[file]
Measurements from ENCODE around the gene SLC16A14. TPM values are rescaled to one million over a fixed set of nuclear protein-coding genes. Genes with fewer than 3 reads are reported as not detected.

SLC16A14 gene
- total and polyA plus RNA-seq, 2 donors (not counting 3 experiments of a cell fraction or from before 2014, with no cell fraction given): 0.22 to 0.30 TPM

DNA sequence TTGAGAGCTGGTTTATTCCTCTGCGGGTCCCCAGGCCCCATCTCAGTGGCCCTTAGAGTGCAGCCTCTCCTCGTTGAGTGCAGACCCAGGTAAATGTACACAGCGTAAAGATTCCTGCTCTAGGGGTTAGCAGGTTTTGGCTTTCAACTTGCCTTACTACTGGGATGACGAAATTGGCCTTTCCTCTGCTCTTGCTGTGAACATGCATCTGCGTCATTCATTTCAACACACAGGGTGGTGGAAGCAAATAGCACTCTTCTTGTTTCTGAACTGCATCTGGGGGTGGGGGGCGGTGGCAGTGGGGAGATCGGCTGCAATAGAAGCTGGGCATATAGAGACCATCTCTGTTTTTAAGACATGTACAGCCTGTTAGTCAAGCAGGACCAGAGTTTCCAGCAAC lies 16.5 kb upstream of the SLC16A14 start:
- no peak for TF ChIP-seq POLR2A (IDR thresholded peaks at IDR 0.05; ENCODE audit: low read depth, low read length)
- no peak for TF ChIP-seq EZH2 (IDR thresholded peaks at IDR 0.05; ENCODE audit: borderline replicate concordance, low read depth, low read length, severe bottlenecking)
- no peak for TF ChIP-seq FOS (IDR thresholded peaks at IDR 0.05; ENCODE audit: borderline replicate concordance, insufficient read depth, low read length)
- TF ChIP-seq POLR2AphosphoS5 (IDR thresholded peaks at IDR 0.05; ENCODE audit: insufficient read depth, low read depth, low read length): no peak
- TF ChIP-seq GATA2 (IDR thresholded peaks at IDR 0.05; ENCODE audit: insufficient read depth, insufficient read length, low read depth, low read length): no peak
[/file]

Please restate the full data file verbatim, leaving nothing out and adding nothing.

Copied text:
Measurements from ENCODE around the gene SLC16A14. TPM values are rescaled to one million over a fixed set of nuclear protein-coding genes. Genes with fewer than 3 reads are reported as not detected.

SLC16A14 gene
- total and polyA plus RNA-seq, 2 donors (not counting 3 experiments of a cell fraction or from before 2014, with no cell fraction given): 0.22 to 0.30 TPM

DNA sequence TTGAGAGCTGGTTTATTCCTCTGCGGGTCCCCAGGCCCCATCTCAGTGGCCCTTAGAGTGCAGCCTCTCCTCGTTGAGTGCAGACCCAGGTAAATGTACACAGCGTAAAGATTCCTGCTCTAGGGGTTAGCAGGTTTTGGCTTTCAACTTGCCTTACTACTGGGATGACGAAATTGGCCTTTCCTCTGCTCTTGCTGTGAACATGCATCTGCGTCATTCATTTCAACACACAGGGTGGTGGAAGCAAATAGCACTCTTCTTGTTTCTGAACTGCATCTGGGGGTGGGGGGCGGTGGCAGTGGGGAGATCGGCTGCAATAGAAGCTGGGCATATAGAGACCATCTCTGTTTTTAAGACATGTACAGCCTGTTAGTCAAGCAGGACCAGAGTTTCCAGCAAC lies 16.5 kb upstream of the SLC16A14 start:
- no peak for TF ChIP-seq POLR2A (IDR thresholded peaks at IDR 0.05; ENCODE audit: low read depth, low read length)
- no peak for TF ChIP-seq EZH2 (IDR thresholded peaks at IDR 0.05; ENCODE audit: borderline replicate concordance, low read depth, low read length, severe bottlenecking)
- no peak for TF ChIP-seq FOS (IDR thresholded peaks at IDR 0.05; ENCODE audit: borderline replicate concordance, insufficient read depth, low read length)
- TF ChIP-seq POLR2AphosphoS5 (IDR thresholded peaks at IDR 0.05; ENCODE audit: insufficient read depth, low read depth, low read length): no peak
- TF ChIP-seq GATA2 (IDR thresholded peaks at IDR 0.05; ENCODE audit: insufficient read depth, insufficient read length, low read depth, low read length): no peak